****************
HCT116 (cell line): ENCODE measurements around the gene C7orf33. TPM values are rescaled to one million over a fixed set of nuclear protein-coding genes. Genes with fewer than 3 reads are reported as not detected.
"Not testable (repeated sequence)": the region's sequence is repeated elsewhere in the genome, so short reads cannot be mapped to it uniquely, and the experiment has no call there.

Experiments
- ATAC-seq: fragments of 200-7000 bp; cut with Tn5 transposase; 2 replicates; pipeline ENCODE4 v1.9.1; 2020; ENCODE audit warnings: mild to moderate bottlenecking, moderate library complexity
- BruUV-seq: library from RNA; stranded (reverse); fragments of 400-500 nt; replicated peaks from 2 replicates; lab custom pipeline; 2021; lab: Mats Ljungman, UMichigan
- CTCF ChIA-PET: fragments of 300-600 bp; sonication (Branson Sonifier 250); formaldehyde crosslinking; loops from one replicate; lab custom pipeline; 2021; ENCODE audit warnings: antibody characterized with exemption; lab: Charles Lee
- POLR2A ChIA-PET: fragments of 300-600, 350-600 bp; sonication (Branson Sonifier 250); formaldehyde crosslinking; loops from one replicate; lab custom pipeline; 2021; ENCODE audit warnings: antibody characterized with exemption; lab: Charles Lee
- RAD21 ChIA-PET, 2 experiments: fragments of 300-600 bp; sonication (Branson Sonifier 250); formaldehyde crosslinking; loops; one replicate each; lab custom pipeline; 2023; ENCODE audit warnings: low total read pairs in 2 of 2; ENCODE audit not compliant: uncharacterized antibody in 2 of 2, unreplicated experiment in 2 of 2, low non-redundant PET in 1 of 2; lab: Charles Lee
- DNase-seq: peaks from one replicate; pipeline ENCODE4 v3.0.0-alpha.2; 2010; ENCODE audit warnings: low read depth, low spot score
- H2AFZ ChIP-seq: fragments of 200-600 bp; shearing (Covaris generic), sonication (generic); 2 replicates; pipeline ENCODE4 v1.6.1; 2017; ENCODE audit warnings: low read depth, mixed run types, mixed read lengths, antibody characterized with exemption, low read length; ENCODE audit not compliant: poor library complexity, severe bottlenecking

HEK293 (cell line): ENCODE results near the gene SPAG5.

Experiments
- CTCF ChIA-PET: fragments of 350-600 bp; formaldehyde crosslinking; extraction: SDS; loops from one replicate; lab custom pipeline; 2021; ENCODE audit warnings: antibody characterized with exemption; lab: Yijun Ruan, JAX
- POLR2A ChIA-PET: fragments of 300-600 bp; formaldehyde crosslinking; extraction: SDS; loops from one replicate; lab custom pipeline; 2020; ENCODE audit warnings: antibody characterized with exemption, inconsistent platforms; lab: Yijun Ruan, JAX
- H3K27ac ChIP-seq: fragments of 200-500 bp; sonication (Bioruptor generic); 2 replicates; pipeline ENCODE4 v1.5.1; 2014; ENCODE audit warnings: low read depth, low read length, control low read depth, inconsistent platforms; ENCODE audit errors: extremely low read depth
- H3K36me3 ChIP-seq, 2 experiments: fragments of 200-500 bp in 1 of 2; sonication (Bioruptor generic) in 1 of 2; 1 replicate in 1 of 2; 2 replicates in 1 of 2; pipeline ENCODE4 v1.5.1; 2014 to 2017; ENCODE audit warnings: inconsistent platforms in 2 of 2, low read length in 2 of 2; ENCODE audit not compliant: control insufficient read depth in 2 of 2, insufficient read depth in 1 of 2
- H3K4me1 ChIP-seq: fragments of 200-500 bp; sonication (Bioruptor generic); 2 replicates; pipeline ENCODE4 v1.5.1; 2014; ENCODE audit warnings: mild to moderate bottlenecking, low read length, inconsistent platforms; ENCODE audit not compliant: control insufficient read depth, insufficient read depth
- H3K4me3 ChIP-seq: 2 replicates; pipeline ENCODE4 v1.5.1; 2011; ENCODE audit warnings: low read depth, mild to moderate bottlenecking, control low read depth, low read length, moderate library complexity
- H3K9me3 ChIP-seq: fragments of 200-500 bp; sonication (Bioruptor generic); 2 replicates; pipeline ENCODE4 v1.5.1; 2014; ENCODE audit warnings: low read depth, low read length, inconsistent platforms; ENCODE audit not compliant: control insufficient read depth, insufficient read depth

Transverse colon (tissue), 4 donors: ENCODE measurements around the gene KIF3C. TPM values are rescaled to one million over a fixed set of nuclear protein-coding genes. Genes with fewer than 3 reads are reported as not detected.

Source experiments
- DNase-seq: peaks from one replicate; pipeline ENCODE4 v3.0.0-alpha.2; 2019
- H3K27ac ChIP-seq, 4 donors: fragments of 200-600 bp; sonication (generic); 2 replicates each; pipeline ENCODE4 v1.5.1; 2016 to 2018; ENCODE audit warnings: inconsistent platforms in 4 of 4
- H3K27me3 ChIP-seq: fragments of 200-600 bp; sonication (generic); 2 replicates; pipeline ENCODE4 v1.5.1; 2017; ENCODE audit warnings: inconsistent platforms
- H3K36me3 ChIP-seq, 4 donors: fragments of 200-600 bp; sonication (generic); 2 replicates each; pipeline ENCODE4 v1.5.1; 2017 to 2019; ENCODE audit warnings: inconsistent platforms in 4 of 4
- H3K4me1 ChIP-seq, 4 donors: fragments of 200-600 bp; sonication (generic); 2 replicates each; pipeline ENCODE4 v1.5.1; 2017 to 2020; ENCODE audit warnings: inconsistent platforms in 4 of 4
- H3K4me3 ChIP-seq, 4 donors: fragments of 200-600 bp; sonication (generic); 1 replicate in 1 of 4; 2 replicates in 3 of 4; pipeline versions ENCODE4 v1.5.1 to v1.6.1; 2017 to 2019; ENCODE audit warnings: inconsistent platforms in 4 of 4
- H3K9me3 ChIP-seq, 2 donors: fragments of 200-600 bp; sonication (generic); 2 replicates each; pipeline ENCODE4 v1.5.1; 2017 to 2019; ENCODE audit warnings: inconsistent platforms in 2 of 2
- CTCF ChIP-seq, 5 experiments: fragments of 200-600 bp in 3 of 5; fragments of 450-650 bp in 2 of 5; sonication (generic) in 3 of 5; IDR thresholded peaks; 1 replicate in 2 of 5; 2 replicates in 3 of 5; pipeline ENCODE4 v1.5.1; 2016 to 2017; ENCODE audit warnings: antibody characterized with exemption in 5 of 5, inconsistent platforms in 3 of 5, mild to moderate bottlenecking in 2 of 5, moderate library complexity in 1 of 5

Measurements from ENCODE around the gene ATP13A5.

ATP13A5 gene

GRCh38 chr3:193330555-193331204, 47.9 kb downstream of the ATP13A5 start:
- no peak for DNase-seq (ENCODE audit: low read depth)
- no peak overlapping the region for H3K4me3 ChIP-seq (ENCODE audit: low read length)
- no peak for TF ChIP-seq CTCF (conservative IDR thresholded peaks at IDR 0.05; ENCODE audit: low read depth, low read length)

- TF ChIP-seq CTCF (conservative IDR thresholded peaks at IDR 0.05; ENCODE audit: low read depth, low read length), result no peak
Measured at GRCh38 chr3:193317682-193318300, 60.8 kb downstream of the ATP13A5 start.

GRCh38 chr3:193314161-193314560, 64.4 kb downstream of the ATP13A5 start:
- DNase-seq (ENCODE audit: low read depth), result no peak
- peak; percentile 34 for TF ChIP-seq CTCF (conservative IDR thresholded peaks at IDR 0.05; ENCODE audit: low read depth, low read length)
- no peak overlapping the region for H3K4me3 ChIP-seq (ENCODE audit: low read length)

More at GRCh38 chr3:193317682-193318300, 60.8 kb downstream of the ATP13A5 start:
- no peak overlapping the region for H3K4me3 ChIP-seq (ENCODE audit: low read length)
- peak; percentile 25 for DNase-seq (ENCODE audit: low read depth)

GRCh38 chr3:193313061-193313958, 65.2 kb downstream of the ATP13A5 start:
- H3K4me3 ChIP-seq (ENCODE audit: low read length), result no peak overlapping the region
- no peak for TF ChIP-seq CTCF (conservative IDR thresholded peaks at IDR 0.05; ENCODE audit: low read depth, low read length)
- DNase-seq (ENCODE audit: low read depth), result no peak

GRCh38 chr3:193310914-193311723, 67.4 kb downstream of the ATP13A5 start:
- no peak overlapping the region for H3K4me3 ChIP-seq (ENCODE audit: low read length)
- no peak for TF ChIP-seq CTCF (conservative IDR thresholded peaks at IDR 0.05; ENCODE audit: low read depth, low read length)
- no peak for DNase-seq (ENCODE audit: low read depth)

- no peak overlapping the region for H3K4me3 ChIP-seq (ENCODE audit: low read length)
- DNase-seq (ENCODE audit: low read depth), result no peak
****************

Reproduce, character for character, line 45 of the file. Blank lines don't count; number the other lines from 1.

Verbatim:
GRCh38 chr3:193313061-193313958, 65.2 kb downstream of the ATP13A5 start: